Broadband FAQ

In Clearwater County's Strategic Plan 2022-26, Council has recognized the goal of providing Internet accessibility to the majority of County residents and businesses as a key priority. 

As part of its efforts to bridge the digital divide in the County, Council has committed to building a high-speed broadband Internet network.

The Core Backbone Broadband Internet Plan 2020-2025 is a six-stage project that would use a combination of over 360 kilometres of fibre-optic cable and wireless towers to provide high-speed Internet connectivity throughout the County.


  • For more information, please see FREQUENTLY ASKED QUESTIONS about the broadband project.
  • For questions about the public consultation on the Nordegg internet tower, click here.
  • For a glossary of network and broadband terminology, click here.

The broadband network being implemented by the County is intended to expand core backbone infrastructure into rural and remote areas that are unserved and/or underserved. The County will provide broadband infrastructure within proximity to users, while Internet Service Providers (ISPs) will have the opportunity to provide Internet connectivity directly to customers. Investments in broadband infrastructure from ISPs will only serve to enhance coverage and capacity in the region.

In October 2020, Clearwater County Council approved the Core Backbone Broadband Internet Plan 2020-2025, which included the prioritization of routes and timelines. The selection of the initial route to Ferrier Acres as the first phase was partially due to the potential awarding of a Connect to Innovate (CTI) grant by the federal government. In addition, the route also presented favourable conditions to test potential implementation, costing models and services on a small scale prior to additional phases.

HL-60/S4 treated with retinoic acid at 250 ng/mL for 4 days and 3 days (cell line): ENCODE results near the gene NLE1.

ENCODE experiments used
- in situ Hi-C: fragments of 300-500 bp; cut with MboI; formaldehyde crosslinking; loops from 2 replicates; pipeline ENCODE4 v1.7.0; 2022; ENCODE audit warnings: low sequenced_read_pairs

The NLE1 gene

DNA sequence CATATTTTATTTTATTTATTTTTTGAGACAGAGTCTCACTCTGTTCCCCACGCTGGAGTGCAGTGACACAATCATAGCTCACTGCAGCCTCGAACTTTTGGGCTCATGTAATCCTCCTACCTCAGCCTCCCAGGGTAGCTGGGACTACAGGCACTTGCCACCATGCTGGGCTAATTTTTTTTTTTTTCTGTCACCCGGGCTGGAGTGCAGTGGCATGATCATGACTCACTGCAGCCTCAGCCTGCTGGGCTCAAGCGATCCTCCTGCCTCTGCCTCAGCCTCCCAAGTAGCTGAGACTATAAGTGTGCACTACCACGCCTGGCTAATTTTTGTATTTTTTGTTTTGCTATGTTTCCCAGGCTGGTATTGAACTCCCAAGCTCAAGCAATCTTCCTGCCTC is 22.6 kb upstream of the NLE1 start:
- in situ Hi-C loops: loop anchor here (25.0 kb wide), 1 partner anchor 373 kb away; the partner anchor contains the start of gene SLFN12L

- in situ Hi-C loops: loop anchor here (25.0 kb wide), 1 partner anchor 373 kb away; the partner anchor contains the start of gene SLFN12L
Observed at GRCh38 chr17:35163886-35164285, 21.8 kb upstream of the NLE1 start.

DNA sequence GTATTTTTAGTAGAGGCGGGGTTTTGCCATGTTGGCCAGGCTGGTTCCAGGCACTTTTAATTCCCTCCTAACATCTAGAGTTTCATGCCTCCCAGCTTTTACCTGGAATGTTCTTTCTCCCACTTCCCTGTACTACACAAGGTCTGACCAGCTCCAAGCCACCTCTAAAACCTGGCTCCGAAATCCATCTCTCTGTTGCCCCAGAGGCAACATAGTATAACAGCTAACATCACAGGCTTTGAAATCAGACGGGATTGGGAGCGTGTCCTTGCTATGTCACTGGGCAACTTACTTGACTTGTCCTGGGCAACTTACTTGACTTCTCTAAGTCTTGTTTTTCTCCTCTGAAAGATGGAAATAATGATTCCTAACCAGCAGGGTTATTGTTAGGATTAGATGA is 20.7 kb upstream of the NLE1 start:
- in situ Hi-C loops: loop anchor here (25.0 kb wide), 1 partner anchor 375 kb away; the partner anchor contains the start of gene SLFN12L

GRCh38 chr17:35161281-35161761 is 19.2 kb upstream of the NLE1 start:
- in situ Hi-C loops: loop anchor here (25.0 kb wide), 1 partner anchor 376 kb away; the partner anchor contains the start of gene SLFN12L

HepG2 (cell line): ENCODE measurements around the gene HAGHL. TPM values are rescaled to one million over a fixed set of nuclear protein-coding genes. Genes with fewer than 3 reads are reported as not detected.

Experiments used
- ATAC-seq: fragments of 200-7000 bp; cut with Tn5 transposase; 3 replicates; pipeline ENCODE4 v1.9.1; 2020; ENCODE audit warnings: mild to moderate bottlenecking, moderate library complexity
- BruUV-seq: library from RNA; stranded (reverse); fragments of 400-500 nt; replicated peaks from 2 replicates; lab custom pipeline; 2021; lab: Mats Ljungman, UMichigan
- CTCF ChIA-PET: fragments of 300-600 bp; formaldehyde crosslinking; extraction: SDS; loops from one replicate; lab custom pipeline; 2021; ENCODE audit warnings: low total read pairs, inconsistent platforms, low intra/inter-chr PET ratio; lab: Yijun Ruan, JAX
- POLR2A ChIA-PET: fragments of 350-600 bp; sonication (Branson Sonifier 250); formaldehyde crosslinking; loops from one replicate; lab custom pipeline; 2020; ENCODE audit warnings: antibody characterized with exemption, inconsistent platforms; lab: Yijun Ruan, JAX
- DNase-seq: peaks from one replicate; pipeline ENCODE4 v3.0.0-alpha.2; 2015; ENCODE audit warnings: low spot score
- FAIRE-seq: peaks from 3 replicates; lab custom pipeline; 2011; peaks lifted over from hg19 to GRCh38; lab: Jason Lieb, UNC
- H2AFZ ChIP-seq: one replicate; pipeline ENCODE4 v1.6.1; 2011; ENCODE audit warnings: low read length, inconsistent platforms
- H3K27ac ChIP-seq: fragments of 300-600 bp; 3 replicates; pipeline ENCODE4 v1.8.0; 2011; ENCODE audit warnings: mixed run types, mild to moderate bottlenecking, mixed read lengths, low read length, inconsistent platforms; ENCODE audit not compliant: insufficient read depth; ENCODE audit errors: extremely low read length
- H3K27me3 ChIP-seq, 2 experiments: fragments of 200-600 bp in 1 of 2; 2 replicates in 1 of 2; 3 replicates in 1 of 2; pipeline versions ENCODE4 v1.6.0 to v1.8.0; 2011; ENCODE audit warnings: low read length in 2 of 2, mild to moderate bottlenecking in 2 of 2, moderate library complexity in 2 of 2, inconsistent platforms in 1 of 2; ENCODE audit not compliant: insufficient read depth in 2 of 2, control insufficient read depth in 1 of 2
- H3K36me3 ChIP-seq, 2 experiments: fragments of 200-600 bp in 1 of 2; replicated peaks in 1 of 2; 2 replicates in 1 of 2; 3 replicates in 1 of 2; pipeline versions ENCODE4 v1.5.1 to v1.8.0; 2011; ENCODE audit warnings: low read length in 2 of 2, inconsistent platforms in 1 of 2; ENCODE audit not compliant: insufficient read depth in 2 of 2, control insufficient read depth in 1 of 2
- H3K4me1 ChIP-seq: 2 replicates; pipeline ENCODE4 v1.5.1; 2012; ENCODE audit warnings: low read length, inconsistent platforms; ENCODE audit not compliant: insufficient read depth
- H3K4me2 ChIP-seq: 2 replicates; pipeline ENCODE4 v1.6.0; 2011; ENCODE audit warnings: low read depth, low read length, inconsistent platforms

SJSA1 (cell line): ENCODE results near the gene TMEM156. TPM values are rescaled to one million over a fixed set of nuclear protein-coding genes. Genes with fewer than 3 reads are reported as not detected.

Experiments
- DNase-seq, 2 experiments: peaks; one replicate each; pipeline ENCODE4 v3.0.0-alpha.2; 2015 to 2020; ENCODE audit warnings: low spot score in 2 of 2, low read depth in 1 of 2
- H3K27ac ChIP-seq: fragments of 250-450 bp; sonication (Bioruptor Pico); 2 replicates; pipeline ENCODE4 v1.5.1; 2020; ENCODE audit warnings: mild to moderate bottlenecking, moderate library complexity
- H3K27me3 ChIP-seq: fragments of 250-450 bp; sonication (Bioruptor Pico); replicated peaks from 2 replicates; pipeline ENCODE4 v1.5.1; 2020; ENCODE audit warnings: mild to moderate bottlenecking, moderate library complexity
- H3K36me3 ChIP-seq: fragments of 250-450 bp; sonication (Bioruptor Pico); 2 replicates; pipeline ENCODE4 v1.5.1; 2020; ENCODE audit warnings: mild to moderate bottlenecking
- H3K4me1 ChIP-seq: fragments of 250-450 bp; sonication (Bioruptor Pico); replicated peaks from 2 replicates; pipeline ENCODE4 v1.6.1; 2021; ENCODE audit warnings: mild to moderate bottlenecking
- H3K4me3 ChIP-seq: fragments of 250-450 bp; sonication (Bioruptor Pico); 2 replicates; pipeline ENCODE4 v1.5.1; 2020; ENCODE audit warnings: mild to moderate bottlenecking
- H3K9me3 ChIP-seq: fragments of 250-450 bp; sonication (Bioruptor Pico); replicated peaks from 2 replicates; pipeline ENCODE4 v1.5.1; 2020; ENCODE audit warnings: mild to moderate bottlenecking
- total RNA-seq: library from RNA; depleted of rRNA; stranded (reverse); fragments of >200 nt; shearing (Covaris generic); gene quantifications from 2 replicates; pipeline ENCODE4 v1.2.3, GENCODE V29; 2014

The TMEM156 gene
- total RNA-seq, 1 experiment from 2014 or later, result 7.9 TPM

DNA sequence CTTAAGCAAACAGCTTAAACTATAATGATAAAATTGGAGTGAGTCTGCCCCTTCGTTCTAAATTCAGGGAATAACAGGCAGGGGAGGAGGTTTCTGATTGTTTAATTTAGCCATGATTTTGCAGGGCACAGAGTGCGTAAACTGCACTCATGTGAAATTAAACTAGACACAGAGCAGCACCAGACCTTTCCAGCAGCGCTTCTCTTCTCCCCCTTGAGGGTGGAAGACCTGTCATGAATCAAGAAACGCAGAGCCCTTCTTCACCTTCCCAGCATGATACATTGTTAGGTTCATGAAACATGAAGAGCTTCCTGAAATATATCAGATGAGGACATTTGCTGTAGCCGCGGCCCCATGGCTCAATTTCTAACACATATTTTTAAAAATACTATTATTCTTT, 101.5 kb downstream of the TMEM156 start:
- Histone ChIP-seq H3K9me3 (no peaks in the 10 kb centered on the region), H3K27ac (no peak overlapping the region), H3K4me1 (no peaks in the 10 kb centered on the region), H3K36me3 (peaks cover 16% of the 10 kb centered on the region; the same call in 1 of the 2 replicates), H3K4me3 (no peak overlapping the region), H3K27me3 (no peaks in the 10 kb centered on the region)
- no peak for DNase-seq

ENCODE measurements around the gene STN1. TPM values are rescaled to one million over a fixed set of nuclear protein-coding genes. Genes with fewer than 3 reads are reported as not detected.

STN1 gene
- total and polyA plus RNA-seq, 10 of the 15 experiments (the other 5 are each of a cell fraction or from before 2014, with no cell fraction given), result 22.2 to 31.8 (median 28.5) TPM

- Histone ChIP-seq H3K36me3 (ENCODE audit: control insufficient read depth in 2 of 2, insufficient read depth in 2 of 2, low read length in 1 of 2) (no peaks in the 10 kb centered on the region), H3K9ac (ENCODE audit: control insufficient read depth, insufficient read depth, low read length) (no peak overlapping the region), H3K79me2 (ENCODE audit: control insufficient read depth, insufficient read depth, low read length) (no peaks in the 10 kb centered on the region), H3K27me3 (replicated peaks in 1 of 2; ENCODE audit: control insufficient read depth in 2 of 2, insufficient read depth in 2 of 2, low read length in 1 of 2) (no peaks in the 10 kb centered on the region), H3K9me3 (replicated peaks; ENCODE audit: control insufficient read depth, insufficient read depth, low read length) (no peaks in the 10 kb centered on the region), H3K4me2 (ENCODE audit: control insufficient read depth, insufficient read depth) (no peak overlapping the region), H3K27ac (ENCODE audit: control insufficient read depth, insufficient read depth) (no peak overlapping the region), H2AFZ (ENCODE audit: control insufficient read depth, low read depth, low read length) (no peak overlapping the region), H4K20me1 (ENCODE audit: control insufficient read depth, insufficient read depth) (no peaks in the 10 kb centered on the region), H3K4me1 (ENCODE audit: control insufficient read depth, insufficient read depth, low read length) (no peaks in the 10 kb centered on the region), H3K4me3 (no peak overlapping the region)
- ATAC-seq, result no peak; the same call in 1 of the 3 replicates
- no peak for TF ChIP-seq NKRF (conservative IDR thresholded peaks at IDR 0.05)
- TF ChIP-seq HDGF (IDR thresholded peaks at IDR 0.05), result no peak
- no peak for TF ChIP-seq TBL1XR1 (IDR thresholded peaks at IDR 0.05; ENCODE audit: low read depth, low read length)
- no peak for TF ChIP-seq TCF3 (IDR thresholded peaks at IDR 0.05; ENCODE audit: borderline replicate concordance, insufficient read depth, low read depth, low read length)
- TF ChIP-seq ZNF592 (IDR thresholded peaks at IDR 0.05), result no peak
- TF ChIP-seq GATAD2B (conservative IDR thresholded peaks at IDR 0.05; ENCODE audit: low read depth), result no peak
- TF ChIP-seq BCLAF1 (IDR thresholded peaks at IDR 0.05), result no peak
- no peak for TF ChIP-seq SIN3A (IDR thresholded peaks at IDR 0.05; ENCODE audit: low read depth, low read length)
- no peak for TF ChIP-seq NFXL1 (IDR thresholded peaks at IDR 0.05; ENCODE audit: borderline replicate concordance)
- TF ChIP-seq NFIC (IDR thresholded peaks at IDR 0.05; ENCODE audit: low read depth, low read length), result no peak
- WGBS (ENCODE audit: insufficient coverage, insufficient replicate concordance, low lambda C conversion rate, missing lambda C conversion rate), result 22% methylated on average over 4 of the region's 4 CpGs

The second phase from Rocky Mountain House to Olds is essential to provide a low-cost, highly scalable wholesale Internet connection that will enable the County to act independently of major service providers and exert cost control. The route is a critical step in ensuring affordable connection rates for Internet Service Providers (ISPs) and mobile companies in the area. 

Information has been presented to Council about the sequencing of phases including grant funding opportunities, public consultation initiatives, Internet connectivity costs and feedback from both small and large ISPs. Project sequencing is determined by Clearwater County Council and is subject to change.

All project decisions are subject to the discretion of Clearwater County Council.

Fibre-optic cable has been deployed from Rocky Mountain House through to Ferrier Drive, but has yet to be integrated with electronics for testing. Project updates will be posted on the County’s broadband webpage at as they become available.

The Ferrier Acres Pilot Project will go through a testing phase starting in mid-spring 2021 along with the initial wireless connectivity in late spring 2021. Timelines are subject to change due to logistical challenges presented by COVID-19 restrictions, including the delivery and acquisition of materials and supplies.

Wireless service could initially be available by early summer 2021, with Fibre-to-the-Home (FTTH) testing in the Ferrier area to follow. Existing Internet Service Providers serving the area could leverage the County’s broadband infrastructure to increase or improve their service offering.